Letter from the Chair of the Board

One of the most impressive things about the Miami Beach Chamber of Commerce I have observed during my tenure on the Board over the past two decades is the Chamber’s ability to pivot between service to the community and cheerleading for the community, from celebrating the accomplishments of our businesses and residents to raising funds to support philanthropic events and to the education of the next generation of residents, and to provide leadership to tackle the issues that confront our community, both locally and globally.  In other words, to make a difference.
Of course, we are not the first generation of Chamber leaders to undertake such a commitment to our community.  In 1940, the Chamber convinced Life Magazine (which some of you may remember), which was then the pre-eminent national periodical about American life to showcase Miami Beach and Miami.  The article noted that 1940 had seen “fifty new hotels built since last year [in Miami Beach which] have been packed since first of the year.  A swarm of more than 500,000 visitors will have spent a total of around $80 million by the time the season ends in April.”  The article was accompanied by aerial and pool side shots of lavish new hotels and was part of a Chamber campaign to make Miami Beach a year-round tourist haven.
Two years later, Life Magazine was back to cover 500,000 different visitors, the military personnel who came to train at Camp Beach.  The iconic photograph of recruits doing calisthenics on the beaches of Miami Beach where just a short time before sunbathers were frolicking is recognized world-wide.  During this transformation, the Chamber played an active part in helping the army’s Air Forces (later the separate branch of the Air Force) lease almost every one of the 300+ hotels on Miami Beach.  As admirably documented in Judith Berson-Levinson’s book, “South Beach at War:  Sun, Sand and Soldiers during WWII”, Miami Beach opened its arms to these men and women training for war and the Chamber gave over itself to the war effort.  Every space was used, hotel rooms and night clubs had become barracks, resort dining rooms and kitchens became mess halls, and the rest of Miami Beach was given over to testing and training facilities.  As one soldier reported, Miami Beach was transformed into “the most beautiful boot camp in America”.  
The good will shown to these men and women during their stay in Miami Beach, would be showcased and nurtured by the Chamber after the war to entice those same men and women to relocate to Miami Beach after the war.  In 1946, as it entered its twenty-fifth year in existence, the Chamber sponsored a series of ads entitled “Nowhere else under the sun”, beckoning those former military personnel to return to Miami Beach, often with new families in tow either to vacation or take up year-round residency:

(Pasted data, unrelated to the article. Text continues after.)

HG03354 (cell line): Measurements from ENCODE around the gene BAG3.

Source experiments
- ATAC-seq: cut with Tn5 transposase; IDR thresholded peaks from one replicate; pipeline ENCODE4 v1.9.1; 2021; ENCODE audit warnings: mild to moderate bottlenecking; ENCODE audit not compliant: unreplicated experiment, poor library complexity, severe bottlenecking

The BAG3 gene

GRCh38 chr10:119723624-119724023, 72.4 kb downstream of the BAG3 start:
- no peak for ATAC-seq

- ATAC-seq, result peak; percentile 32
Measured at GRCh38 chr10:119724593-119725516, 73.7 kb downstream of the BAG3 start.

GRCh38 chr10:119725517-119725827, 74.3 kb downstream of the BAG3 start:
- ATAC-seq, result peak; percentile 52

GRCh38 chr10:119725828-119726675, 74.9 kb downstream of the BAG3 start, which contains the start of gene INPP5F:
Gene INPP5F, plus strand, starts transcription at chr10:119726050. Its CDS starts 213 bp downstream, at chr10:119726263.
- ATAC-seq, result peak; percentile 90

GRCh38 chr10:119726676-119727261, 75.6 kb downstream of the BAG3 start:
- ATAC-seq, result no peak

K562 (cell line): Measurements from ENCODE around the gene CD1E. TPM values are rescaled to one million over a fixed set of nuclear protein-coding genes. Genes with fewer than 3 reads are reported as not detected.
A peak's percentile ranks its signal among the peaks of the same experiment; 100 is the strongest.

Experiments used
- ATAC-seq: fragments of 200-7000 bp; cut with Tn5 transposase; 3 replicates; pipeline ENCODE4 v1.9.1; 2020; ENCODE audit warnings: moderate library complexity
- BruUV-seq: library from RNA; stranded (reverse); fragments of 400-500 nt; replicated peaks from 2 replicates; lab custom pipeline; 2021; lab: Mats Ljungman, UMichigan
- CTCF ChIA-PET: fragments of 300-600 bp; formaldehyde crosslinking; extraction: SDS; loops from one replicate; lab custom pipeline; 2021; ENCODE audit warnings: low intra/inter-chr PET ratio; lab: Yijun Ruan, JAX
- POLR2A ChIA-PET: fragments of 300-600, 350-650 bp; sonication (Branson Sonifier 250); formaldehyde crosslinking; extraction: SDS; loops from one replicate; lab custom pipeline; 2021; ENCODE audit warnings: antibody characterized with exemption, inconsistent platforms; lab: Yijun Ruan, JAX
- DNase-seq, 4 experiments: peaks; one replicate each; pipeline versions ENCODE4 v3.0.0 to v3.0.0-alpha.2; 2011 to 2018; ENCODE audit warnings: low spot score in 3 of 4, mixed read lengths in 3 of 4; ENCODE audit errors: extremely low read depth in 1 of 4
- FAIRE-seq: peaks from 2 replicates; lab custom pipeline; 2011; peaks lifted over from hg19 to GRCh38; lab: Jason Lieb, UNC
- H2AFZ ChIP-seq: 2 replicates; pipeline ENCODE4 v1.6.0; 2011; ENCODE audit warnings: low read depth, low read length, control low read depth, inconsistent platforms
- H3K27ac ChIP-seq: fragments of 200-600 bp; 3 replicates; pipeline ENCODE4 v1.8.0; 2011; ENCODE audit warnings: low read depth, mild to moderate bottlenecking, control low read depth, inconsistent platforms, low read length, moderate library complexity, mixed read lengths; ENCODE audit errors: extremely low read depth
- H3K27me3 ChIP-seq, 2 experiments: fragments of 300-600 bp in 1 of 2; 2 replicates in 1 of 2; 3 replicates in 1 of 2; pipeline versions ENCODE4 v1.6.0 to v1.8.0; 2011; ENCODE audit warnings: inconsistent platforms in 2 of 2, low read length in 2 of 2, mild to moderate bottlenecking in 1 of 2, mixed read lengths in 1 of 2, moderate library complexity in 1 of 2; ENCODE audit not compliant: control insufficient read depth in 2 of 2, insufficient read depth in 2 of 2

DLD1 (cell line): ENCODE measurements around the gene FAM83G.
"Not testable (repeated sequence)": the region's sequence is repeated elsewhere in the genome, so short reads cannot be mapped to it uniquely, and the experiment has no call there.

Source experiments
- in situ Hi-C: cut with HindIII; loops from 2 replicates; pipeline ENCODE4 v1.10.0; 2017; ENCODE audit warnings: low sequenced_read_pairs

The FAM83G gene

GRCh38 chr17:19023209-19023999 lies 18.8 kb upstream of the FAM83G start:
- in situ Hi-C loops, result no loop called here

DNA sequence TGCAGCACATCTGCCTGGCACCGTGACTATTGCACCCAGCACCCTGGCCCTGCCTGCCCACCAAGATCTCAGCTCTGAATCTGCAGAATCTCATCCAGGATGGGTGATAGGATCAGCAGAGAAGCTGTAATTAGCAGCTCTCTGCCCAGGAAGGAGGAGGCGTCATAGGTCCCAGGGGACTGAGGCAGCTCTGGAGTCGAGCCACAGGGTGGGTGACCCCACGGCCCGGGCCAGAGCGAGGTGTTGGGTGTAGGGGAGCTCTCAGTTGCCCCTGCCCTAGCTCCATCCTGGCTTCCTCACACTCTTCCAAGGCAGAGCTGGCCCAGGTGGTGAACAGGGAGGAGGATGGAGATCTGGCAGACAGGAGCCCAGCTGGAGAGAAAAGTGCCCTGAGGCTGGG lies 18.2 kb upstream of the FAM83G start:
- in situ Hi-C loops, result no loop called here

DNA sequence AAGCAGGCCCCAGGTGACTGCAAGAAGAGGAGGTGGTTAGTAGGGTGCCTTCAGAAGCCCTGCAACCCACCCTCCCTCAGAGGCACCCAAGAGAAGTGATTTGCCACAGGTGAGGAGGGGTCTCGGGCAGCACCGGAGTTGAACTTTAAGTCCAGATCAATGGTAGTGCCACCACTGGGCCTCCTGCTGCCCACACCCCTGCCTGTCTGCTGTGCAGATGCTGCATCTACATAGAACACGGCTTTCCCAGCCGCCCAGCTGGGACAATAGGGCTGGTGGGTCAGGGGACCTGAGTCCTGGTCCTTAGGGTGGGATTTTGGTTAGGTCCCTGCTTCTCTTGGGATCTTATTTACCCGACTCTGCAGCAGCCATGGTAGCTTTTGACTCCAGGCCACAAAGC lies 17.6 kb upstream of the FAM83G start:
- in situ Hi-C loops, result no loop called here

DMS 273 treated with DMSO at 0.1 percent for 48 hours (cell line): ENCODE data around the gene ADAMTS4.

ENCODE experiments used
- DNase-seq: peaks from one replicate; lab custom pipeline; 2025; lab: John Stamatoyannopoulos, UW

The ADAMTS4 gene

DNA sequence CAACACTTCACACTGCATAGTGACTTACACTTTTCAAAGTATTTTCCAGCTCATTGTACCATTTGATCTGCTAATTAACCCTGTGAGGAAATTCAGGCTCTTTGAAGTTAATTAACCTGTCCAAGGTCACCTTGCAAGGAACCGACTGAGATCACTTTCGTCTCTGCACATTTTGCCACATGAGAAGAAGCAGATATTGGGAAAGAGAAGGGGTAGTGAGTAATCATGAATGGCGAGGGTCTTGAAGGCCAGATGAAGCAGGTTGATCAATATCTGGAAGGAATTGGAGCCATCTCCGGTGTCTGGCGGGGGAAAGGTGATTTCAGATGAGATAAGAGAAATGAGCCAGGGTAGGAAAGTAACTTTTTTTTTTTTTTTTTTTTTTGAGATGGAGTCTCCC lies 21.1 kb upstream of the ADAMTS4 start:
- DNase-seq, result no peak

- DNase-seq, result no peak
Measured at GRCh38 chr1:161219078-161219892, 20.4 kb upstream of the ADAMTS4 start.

Nowhere else under the sun.
There’s only one Miami Beach . . . one sunblessed spot endowed by nature with breathtaking loveliness, completed by man with matchless facilities for gracious living.  And it can be yours tomorrow -- complete with sparkling surf and golden sand, with lazy “beach-comber” days fading into star spangled nights, with tropic moonlight glimpsed through silvered palms -- with action, life and gaiety or sun-warmed relaxation to fit your passing mood.  Yes, it’s all here -- and all yours.  So, obey that impulse -- come on down.   
1946 Miami Beach Chamber of Commerce Ad
(I am told by my wife, Heidi, a copyright and intellectual property lawyer, that it is likely that the Chamber still holds the copyright on the ad allowing me to include it verbatim or it has fallen into public domain.  I will say the ad itself contains gorgeous colors that are a precursor to the Art Deco colors that would appear.)
And the Chamber’s efforts reaped almost immediate results, almost doubling the City’s population from 28,012 residents in 1940 to 46,282 residents in 1950 and hastening the transformation of the City into a year-round destination with the attendant growth of the housing portfolio and new businesses to cater to the residential population rather than simply the multitude of tourists.
The Chamber’s ability then helped the City to pivot from celebrating itself as a tourist mecca to contributing to the effort to train people for the world spanning fight against intolerance, hatred and genocide to promoting itself as a family friendly home -- all within a short 6 year span.  That legacy continues to find its echoes in the efforts today’s Chamber undertakes to be a positive force in our community and through outreach and efforts to make Miami Beach an international city of excellence with a positive impact in the fight against some of those same forces.
Aaron Tandy